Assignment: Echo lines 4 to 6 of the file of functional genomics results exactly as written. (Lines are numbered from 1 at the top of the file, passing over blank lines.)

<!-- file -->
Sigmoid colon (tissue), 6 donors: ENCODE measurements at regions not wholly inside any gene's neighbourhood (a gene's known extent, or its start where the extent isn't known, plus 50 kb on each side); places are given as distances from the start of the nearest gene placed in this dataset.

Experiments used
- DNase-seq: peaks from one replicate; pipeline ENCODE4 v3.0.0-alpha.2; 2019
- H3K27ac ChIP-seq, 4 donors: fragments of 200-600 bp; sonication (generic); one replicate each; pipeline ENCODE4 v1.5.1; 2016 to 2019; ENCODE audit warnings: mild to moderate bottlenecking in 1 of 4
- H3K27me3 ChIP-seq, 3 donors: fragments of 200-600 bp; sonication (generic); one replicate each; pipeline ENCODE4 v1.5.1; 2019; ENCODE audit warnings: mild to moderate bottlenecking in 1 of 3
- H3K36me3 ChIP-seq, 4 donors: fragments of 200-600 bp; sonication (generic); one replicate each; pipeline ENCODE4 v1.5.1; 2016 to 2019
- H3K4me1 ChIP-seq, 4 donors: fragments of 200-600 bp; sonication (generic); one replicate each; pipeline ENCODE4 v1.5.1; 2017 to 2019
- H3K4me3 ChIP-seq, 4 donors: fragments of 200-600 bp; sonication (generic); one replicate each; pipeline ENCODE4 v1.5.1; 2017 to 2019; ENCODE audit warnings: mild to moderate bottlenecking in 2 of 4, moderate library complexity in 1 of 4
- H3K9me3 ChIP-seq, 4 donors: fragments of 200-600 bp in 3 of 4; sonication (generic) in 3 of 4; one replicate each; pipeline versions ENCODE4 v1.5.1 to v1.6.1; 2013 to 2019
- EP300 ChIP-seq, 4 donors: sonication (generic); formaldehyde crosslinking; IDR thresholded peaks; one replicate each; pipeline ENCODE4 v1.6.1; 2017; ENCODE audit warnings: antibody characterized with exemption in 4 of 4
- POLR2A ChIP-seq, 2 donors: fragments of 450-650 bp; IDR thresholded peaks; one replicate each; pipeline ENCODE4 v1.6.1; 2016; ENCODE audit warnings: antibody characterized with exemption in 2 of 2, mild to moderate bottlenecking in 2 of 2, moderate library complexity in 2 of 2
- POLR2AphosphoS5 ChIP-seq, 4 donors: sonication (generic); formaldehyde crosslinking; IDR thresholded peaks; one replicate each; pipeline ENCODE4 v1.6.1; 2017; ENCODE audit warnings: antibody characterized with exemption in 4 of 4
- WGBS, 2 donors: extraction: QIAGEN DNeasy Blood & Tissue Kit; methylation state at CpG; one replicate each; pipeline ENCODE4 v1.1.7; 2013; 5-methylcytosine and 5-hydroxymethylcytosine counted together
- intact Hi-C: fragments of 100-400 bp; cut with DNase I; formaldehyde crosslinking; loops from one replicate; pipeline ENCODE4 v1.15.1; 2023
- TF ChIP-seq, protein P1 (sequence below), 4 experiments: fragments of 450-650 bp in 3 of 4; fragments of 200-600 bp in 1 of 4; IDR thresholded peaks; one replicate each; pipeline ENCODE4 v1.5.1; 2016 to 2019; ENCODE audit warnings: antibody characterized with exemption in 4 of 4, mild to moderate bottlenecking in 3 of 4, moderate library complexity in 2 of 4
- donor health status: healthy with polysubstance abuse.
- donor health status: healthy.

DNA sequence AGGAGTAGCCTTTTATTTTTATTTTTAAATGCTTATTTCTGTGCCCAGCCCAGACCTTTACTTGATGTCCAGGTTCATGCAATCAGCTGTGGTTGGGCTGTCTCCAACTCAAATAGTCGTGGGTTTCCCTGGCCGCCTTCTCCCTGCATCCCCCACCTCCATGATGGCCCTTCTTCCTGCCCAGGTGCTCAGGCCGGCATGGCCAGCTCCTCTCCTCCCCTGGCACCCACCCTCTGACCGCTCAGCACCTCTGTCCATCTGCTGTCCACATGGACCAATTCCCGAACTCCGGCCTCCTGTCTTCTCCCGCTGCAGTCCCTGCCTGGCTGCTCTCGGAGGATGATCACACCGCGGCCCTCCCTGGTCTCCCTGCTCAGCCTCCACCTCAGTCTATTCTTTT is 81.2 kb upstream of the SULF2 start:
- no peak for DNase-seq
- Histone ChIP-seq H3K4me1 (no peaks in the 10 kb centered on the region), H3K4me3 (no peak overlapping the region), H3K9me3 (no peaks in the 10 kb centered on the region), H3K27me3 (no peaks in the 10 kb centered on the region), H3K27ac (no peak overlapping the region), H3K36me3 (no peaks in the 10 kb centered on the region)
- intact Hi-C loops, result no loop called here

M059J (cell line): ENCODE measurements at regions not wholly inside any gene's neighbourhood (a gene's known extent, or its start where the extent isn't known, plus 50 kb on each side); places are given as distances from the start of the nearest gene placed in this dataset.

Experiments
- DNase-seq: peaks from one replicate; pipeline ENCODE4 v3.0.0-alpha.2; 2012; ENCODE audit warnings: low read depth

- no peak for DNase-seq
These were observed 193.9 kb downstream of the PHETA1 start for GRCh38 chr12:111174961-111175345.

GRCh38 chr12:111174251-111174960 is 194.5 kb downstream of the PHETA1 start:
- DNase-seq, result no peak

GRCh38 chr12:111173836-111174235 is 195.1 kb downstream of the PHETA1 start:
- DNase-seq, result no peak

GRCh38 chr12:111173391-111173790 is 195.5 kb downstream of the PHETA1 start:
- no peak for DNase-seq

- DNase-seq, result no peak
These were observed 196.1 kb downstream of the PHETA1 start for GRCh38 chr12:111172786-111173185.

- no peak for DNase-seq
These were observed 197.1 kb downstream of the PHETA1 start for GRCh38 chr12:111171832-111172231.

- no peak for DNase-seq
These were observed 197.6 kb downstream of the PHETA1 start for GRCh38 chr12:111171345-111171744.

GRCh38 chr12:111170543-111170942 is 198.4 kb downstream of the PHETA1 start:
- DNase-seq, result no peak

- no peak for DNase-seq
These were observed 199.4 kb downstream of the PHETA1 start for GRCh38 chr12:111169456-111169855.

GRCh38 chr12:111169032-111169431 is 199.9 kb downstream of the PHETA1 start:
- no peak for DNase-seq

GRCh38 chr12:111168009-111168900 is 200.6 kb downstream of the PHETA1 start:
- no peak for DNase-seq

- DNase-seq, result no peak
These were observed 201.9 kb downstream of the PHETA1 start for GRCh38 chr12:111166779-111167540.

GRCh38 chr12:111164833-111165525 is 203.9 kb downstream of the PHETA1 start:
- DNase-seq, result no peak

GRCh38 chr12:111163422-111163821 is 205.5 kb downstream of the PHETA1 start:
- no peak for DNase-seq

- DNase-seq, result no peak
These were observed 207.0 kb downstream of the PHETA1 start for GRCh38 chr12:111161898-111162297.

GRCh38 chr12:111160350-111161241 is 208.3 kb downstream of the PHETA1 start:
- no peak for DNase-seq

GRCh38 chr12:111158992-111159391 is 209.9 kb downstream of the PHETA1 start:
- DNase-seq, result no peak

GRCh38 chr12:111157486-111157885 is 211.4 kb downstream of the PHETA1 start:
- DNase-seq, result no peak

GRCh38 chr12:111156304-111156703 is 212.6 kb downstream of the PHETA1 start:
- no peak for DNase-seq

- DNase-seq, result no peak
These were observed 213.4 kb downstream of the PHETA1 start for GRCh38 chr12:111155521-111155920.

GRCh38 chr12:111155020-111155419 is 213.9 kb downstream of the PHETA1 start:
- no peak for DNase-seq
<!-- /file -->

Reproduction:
- H3K27ac ChIP-seq, 4 donors: fragments of 200-600 bp; sonication (generic); one replicate each; pipeline ENCODE4 v1.5.1; 2016 to 2019; ENCODE audit warnings: mild to moderate bottlenecking in 1 of 4
- H3K27me3 ChIP-seq, 3 donors: fragments of 200-600 bp; sonication (generic); one replicate each; pipeline ENCODE4 v1.5.1; 2019; ENCODE audit warnings: mild to moderate bottlenecking in 1 of 3
- H3K36me3 ChIP-seq, 4 donors: fragments of 200-600 bp; sonication (generic); one replicate each; pipeline ENCODE4 v1.5.1; 2016 to 2019